What Does “Public Charge” Mean for the Homelessness System?

This post is jointly authored by Arianna Cook-Thajudeen, Bank of American Foundation Legal Fellow at the National Housing Law Project, and Katherine Lundie, State and Local Policy Analyst at the National Immigration Law Center. 

Coming on the heels of the Department of Housing and Urban Development’s (HUD’s) harmful Mixed Status Families proposed rule—which, if finalized, will effectively evict 25,000 immigrant families from federally subsidized housing—the Department of Homeland Security (DHS) officially published the final version of their “Public Charge Rule” that will also have a negative impact on low-income immigrants (which we have started to see already). This rule change has the potential to harm immigrants in the homelessness system based on factors such as income and public benefits usage.  If not blocked in court, the rule will go into effect beginning October 15, 2019.

What is Public Charge?

The Rule on Inadmissibility on Public Charge Grounds, or the “Public Charge Rule,” makes it easier for DHS to classify certain immigrants as a “public charge,” which can result in them being denied admission into the country or prevent them from receiving a green card.

The public charge test is a forward-looking assessment: it makes a determination of the individual in the future. Under the rule, an individual may be deemed a public charge based on a variety of circumstances:

  • The Totality of Circumstances Test
    In this test, officials determine whether someone is currently, or is likely to become, a public charge based on several factors including income, age, health, and education level. Certain factors like having a job and good health are considered positive factors on an application. However, things like having a low income or being over the age of 60 can be considered negative. The rule counts incomes below 125% of the Federal Poverty Level ($32,187 for a family of four) as a negative factor. Providers could potentially see immigrants in the homelessness system heavily affected by the Totality of Circumstances test.
  • Public Benefits Use
    Under the rule, the use of certain federal benefits (such as Medicaid or Section 8 housing vouchers) at or above a specific threshold will be considered a “heavily-weighted negative factor” in an applicant’s totality of circumstances determination. Under the Final Rule, an individual will meet the definition of a public charge if they use 12 months of any of the considered benefits within a 36-month period, with the use of multiple benefits in one month counting as multiple months (e.g., the use of two benefits in one month would count as two months).[1] However, DHS has stated that any use of the covered benefits will be considered in the totality of circumstances test.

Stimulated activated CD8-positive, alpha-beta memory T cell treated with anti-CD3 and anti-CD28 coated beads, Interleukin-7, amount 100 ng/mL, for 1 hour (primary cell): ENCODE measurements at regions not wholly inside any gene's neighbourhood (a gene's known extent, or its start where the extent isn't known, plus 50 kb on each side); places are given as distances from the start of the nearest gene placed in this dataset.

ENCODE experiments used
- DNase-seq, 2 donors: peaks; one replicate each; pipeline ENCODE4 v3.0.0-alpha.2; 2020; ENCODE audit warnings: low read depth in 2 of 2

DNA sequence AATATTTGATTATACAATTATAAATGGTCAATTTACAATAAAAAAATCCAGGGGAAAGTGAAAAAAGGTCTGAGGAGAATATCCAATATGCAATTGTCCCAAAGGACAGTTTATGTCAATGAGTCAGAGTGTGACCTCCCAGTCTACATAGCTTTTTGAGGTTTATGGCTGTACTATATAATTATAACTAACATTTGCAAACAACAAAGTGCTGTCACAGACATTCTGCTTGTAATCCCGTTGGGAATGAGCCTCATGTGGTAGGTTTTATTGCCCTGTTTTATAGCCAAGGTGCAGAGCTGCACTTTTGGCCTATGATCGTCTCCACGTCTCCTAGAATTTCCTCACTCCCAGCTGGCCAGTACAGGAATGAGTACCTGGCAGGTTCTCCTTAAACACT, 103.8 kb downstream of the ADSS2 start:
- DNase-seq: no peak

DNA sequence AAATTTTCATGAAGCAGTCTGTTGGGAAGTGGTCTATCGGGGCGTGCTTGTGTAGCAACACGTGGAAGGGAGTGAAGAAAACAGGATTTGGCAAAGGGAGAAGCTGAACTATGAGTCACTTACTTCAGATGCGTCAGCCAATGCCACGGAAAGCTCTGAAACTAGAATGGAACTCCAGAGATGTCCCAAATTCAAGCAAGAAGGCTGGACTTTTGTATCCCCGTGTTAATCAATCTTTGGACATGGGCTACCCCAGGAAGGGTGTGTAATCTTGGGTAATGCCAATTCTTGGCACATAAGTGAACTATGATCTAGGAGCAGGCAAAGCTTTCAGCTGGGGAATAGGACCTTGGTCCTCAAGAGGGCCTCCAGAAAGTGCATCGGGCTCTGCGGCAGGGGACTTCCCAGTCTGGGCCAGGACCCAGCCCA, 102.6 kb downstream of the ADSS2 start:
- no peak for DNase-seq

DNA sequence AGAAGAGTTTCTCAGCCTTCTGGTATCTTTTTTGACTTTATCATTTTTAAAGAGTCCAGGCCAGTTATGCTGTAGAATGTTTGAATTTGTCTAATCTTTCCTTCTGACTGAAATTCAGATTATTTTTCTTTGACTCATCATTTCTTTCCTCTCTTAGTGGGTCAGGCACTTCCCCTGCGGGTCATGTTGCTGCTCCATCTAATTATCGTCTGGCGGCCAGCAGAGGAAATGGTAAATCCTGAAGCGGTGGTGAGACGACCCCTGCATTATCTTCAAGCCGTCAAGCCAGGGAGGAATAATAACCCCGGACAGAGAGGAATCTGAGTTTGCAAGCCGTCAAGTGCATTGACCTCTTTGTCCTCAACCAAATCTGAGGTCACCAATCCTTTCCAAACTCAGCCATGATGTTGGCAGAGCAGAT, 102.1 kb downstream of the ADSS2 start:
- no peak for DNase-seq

What does this mean for legal immigrants experiencing homelessness?

It is important to note the Public Charge Rule does not apply to all immigrants. There are several immigration categories that are exempt under the rule, and the test will not apply to green card holders seeking U.S. citizenship status.[2]

However, advocates have been documenting the “chilling effect” since the proposed rule was published last October—where immigrants not directly affected by the rule nevertheless choose to give up or forego public benefits out of fear. Now that the rule has been finalized, it is expected that the chilling effect will continue to discourage large numbers of immigrants and their families from using critical benefits. [3]

Legal immigrants experiencing homelessness possibly face harm under the rule from a variety of factors such as the lack of wealth and the use of the covered public benefits, which could invoke a negative rating under the totality of circumstances test, impacting their immigration status.

Even immigrants experiencing homelessness that avoid the benefits enumerated under the rule all together could still be considered a public charge due to their low incomes, for example, under the Totality of Circumstances Test.

Since the mechanics of the rule are quite complex we recommend that Continuums of Care (CoCs) work with legal services or immigration attorneys to help navigate eligibility and public benefits guidelines to meet the needs of their clients.

To learn more about the Public Charge Rule and advocacy, please visit https://protectingimmigrantfamilies.org/.




[1] The benefits considered under the final rule are: Public Housing, Section 8 Housing Choice Vouchers, Section 8 Project Based Rental Assistance, Supplemental Nutrition Assistance Program (SNAP), Medicaid (with exceptions for children under the age of 21, pregnant women, and new mothers up to 60 days after giving birth), as well as cash benefits (cash assistance and Supplemental Security Income (SSI)) and long-term institutionalization.

[2] For a full list of the exempted categories, see Inadmissibility on Public Charge Grounds, 84 Fed. Reg. 41,292, 41,504-41,505 (Aug. 14, 2019) (to be codified at 8 C.F.R. § 212.23(a)).

[3] According to a December 2018 nationwide survey, about one in seven adults in immigrant families reported a chilling effect where individuals did not participate in government program for fear of risking future green card status. This number was even higher—one in five—among adults in low-income immigrant families. Bernstein, H., Gonzalez, D., Karpman, M., & Zukerman, S. (May 2019). One in Seven Adults in Immigrant Families Reported Avoiding Public Benefit Programs in 2018. Urban Institute. https://www.urban.org/sites/default/files/publication/100270/one_in_seven_adults_in_immigrant_families_reported_avoiding_publi_6.pdf